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Exploring Our Changing World Through Photography

Earlier this month, National Geographic launched their photo-sharing platform, Your Shot (, which allows photography fans to connect with photographers and editors around virtual assignments and get direct feedback on their work.

The platform’s first assignment invites photographers to share three images that convey, ‘how photography can help us explore our changing world’. At the end of the assignment, in addition to having a photograph published in National Geographic magazine, the winning “editor’s choice” photographer will receive a personal portfolio review, a five-day National Geographic Photo Workshop in Santa Fe, N.M., and a $1,000 gift card to B&H Photo along with other prizes.

The assignment has already received 20,000 submissions and the entry period ends October 22, 2013. For more information, visit the official Explore Our Changing World assignment page.

1. White Rim Storm


During a visit to the Canyon lands during the monsoon season of 2013 I chased storms during the week and had this little micro thunderstorm head right at me. It was a magical moment with the sun peaking through the clouds to the west and the storm producing rain and a few lightning bolts as it passed by me.

2. Camouflaged


Camouflaged, Eastern Screech Owl, protects its nest.

3. Orange Liberty


Photograph and caption by Joy Achary
National Geographic Your Shot

These kids were playing the ghats of Ganges in Varanasi, India. The moment this kid saw me with my camera, she posed with the huge flag in her hand and made my day.

4. Bromo Tengger National Park


Nothing changes the landscape like a major volcano. I have visited Bromo Tengger National Park in Java, Indonesia many times. The usual drill is to climb to my favorite viewpoint in the early morning darkness and wait for sunrise. You never know what the new day will bring. This time it was an ash eruption of Mt Semeru highlighted by the warm colors of rising sun.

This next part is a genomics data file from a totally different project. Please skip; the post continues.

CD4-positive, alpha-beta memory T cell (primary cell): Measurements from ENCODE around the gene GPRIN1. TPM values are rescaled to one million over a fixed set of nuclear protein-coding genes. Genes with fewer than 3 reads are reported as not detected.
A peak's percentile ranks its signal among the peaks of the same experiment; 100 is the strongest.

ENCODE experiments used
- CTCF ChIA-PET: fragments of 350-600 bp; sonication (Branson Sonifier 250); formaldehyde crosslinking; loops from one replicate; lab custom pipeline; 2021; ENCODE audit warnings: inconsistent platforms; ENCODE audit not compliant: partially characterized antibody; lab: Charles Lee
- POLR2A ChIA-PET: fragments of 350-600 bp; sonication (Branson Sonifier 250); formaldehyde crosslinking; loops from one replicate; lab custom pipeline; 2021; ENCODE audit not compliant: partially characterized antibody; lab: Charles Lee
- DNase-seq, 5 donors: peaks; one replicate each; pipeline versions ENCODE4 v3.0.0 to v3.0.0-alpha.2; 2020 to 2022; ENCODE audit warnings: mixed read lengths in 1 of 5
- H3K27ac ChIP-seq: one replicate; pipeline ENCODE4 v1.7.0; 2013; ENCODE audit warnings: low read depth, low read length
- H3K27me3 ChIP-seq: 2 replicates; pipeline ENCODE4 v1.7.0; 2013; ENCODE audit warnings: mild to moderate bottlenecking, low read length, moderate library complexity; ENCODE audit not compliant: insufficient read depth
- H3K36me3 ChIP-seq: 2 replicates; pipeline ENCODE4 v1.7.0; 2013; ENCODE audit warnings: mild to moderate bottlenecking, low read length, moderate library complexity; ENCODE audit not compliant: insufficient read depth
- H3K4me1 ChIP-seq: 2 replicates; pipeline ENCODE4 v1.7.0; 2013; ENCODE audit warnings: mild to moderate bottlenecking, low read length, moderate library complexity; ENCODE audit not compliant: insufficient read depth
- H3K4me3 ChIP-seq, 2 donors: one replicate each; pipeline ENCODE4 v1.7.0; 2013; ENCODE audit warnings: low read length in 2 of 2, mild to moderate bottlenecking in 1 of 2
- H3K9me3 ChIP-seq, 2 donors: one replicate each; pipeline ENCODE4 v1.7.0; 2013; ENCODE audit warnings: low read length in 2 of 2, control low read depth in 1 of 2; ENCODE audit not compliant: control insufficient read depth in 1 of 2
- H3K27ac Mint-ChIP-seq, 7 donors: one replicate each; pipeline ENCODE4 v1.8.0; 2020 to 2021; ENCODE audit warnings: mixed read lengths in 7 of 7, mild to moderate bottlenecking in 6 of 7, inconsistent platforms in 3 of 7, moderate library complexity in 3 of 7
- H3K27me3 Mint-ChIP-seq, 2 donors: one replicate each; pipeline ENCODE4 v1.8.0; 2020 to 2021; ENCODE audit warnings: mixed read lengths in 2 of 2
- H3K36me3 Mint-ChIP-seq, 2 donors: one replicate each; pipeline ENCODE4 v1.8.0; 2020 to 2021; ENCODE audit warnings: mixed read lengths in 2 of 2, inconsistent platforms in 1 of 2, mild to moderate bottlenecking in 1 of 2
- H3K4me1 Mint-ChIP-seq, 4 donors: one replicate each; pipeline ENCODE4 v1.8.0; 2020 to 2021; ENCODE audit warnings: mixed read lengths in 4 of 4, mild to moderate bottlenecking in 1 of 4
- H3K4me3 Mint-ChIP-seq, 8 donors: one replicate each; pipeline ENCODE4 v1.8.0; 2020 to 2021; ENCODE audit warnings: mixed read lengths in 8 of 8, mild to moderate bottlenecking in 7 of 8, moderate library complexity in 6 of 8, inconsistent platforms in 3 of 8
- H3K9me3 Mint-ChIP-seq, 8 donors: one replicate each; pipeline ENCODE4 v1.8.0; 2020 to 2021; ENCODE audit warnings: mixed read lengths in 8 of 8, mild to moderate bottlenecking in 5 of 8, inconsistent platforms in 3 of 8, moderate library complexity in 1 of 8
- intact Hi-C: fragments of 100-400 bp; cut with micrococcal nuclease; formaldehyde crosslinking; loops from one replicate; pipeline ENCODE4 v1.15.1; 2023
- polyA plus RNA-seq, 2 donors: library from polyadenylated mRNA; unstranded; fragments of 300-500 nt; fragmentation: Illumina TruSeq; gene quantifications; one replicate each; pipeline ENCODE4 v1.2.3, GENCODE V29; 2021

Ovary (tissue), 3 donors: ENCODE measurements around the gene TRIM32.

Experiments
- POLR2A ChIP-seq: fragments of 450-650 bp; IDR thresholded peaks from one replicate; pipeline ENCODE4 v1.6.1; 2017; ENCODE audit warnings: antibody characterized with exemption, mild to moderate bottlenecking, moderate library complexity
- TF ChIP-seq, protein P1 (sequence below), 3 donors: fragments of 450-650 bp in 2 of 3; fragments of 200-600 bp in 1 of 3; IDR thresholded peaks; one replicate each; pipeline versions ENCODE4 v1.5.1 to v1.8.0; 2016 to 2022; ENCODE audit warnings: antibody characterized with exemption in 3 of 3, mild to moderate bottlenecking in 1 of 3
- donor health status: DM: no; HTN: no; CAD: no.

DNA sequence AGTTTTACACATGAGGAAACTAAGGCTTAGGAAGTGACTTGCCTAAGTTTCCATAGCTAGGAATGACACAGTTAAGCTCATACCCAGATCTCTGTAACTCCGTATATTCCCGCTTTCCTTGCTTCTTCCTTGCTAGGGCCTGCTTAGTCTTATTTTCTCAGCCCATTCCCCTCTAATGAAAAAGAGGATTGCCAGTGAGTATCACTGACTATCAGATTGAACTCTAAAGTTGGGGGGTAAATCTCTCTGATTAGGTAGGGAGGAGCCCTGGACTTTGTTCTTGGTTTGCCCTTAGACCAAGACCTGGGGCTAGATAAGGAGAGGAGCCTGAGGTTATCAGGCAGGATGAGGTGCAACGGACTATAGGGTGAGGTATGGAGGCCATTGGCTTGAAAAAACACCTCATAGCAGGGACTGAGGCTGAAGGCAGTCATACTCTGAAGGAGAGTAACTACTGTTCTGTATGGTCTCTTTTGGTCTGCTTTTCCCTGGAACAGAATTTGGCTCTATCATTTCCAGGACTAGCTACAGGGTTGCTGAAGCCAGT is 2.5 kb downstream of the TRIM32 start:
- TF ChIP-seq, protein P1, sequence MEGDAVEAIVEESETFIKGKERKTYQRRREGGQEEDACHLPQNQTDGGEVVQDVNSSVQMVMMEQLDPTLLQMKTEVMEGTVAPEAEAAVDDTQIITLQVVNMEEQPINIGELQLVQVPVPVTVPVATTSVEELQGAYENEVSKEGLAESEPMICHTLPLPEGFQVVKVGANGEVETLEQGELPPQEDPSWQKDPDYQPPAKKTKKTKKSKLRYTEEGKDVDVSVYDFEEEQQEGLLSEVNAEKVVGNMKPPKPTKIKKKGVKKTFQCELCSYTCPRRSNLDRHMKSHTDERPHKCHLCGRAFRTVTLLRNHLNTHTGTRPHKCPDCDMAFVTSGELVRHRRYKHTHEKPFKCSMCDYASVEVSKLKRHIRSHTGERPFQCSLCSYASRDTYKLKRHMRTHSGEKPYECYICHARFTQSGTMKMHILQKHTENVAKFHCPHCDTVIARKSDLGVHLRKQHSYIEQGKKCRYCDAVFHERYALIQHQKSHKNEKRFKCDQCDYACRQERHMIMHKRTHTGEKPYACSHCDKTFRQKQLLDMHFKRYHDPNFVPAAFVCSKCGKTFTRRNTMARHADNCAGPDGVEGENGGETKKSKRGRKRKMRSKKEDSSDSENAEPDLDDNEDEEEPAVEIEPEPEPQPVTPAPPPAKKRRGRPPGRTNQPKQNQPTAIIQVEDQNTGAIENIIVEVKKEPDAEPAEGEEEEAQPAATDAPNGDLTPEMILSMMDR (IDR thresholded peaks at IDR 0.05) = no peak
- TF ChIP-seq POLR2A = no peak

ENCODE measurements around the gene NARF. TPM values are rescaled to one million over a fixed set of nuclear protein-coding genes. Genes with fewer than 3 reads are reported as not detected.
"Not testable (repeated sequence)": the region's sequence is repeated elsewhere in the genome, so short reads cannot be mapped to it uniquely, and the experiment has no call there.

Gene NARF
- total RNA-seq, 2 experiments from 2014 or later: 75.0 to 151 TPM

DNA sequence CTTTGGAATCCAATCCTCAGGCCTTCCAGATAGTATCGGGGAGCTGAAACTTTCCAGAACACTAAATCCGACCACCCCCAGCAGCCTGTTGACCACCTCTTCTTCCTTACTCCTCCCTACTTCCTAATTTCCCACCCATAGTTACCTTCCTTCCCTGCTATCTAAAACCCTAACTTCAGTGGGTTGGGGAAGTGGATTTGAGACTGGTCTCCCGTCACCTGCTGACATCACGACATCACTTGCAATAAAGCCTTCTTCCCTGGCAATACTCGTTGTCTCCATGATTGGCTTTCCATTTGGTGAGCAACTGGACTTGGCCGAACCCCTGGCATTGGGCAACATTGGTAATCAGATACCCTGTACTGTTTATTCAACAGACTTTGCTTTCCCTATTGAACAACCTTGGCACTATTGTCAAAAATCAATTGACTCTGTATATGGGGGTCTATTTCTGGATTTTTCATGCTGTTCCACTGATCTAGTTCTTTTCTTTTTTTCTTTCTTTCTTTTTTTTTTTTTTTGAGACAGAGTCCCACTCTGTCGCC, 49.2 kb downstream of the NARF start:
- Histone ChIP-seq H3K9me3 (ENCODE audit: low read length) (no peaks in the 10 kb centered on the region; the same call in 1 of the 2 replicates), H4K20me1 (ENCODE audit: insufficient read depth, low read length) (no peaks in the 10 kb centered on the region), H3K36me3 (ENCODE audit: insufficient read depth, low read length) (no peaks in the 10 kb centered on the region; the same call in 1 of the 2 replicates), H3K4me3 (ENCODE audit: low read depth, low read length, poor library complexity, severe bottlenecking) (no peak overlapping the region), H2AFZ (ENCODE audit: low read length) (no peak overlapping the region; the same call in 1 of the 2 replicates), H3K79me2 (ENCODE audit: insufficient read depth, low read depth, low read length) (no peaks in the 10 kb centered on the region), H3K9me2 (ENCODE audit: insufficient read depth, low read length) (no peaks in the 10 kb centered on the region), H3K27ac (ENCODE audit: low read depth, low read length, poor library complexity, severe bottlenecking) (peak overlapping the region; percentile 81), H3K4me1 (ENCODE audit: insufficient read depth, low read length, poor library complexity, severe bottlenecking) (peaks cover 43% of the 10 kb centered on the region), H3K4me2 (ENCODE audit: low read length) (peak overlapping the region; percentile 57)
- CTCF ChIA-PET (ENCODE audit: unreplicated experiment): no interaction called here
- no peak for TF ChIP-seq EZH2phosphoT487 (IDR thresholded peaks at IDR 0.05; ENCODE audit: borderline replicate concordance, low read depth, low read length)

5. Alive


This is a self portrait of my self under a glacier in Alaska. This was by far the most amazing experience. This cave took me two + hour hike over a mountainside through swamps and about 30 minutes of walking on the glacier itself. This cave under the glacier is formed from a waterfall off the mountain that meets the glaciers edge and the cave is around 30 yards deep.When I first walked under the Glacier it was the most breathtaking and scary experience I have lived.

6. Swallowed by Sand


This photo was shot in Cape Town South Africa. A home is swallowed by the ever-changing landscape.

7. Hmong’s Rice Terraces


Every year, on Autumn, the Hmong ethnic minority who living in the northern mountainous area of Vietnam, is ready for a harvesting rice. Photo’s taken at the large rice terraces area, Mu Cang Chai district, Yen Bai, Vietnam.

8. Castelluccio di Norcia


The Plains of Castelluccio are a karst plateau of the central-alluvial (Umbria-Marche Apennines), located in the Umbrian side of the Sibillini Mountains at the foot of Mount Carrier, within the territory of the town of Norcia, near the village of Castelluccio and the National Park of Monti Sibillini, and that is the bottom of an ancient Apennine lake, now dried up, and known for its karst features.

9. The Migration of Locusts


Oppression, interaction, collaboration. In the life cycle of nature nothing is lost, but the coexistence of different species is sometimes difficult. In Madagascar periodically recurs the archaic antagonism between man and the migratory locust, in a circle of life where the two species look for space and food for their survival. A man at the end of the day you walk towards their home with their prey on their shoulders. Inside the heavy bag in fact there are locusts that the man caught during the day.



Photograph and caption by Mohd Ismail
National Geographic Your Shot

Smile from Mentawai Hunter.

Learn More About National Geographic’s
Explore Our Changing World Photo Assignment


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